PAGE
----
Post comments after visiting the museum
Today, I went for a tour at the Mill City Museum. It was my first real visit to the museum, and I particularly enjoyed my tour because I spent it in the company of a first grade class on a field trip! The tour guide within the Flour Tower tour asked simple questions to the first graders like, “What kind of machines did you see when we went up and down?” and “Do you think that you would like to work in a flour mill?” While the questions were simple, she offered a very concise summary of what Nye’s Chapters 5 and 6 focus on about mills. She said that while working in the mills was very exciting and offered good opportunities, it was also a very dangerous place to work, as explosions, fires, explosive flour dust, and broken equipment often were risks for employees. Although the elevator tour was a simple recreation of what working in the mill was actually like, I still got a little startled by the faked explosion and the broken conveyer belt. I found it interesting that although the film highlighted the danger and showed footage of the fire, they never provided a list of casualties associated with the mill. Overall, it was enlightening to get even a simple glimpse into what the world of the mill was like.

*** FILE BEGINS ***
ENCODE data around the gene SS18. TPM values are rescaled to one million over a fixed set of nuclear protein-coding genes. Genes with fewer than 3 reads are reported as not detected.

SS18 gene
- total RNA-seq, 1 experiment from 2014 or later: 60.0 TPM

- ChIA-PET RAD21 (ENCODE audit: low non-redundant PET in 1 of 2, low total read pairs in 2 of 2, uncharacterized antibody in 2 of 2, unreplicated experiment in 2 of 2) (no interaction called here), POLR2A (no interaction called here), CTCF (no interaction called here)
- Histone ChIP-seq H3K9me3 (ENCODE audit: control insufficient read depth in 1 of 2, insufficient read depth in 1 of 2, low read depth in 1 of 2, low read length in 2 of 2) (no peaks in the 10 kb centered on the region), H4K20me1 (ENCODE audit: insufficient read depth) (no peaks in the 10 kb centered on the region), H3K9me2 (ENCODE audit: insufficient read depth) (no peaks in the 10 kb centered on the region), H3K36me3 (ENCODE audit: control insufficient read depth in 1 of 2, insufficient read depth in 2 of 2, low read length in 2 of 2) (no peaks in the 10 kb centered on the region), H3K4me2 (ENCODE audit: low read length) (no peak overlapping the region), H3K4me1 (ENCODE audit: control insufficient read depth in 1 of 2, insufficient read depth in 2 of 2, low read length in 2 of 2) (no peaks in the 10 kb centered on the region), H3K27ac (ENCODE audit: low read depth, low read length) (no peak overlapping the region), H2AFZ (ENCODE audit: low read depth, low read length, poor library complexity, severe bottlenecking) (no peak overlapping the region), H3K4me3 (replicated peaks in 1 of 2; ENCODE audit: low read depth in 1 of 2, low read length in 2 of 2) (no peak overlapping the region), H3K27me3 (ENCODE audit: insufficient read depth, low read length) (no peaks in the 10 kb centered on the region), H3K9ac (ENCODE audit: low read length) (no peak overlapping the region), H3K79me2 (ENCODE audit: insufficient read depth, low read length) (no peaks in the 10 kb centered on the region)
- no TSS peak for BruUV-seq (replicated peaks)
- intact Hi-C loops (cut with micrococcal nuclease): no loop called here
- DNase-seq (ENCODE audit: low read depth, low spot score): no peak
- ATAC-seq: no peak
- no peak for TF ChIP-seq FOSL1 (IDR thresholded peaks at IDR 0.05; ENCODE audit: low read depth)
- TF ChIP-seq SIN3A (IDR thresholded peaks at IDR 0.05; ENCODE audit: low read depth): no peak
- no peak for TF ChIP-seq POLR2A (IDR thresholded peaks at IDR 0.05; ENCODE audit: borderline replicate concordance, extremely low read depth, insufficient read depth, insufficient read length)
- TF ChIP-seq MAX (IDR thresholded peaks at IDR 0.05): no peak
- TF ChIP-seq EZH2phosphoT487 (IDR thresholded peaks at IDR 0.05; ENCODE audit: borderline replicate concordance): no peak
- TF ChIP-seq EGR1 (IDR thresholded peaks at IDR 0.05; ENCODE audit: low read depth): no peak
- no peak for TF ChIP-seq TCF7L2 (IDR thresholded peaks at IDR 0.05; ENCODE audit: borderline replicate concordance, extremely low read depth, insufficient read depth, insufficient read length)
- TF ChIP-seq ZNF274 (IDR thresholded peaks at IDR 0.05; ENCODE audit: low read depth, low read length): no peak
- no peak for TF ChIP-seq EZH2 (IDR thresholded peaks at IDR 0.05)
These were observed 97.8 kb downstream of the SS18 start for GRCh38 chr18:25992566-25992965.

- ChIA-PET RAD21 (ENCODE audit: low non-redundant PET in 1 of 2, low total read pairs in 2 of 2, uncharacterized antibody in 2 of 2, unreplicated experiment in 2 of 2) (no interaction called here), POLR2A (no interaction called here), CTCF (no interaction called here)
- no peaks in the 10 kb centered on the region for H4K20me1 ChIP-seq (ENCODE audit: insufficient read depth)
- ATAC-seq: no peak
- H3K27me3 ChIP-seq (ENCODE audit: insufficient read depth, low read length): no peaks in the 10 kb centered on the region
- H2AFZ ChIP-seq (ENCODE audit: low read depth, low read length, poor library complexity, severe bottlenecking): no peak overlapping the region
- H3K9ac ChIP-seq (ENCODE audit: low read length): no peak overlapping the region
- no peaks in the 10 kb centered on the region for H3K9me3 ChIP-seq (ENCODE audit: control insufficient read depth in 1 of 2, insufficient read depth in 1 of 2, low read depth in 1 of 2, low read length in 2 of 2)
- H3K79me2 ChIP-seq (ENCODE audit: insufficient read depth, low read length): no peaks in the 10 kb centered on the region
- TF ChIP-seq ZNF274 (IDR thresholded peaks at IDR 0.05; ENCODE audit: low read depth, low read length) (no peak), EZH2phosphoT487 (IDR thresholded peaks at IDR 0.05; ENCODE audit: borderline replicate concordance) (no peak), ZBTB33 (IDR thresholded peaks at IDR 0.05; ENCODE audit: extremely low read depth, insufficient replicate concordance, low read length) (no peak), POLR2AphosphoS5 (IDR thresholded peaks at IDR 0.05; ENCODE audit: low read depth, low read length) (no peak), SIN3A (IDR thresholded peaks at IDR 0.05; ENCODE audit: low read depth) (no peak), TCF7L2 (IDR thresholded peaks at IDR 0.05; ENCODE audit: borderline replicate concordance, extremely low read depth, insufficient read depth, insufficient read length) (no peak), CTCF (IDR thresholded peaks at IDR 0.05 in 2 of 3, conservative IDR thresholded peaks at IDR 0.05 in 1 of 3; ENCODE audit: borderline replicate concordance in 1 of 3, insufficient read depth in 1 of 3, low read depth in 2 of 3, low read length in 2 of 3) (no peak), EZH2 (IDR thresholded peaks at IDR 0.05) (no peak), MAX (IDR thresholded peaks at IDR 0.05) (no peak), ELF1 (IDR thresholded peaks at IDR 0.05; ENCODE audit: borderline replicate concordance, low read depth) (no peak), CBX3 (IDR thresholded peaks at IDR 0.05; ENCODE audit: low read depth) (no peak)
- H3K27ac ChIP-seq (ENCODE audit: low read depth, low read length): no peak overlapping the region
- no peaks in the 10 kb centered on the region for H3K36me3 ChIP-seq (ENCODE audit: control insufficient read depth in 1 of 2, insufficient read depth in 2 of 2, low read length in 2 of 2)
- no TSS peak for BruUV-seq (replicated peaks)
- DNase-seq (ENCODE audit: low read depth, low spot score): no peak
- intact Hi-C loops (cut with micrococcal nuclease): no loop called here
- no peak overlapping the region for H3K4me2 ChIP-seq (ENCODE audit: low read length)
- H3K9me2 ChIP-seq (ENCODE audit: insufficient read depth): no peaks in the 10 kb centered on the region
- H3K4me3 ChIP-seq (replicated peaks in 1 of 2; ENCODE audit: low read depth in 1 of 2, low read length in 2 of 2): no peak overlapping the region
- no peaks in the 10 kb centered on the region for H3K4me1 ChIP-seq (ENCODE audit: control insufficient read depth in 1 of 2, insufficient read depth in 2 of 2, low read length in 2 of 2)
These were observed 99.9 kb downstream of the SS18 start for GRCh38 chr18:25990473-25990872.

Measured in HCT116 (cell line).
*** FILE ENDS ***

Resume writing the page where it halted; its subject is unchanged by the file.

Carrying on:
Surprising to me, I really enjoyed going to the museum. While I was there, the only other people there beside myself were about seven older people from a retirement home. It was funny, because a few of them had a family history associated with the mill. One of the gentlemen actually worked at the mill for a short time when he was young. Another woman knew that her family worked in the mill in the late 1800s as well as operating other small community mills around Minnesota. It was striking how the mill is embedded in the people and in the history of the area. The mill was a major component in the development of the Minneapolis area. I also really enjoyed looking at all the different types of grain and what they look like after they are turned into flour and how different flours are used for different baking needs. Overall, I really enjoyed the museum, and learned a lot about the history of the mill and of Minneapolis in general.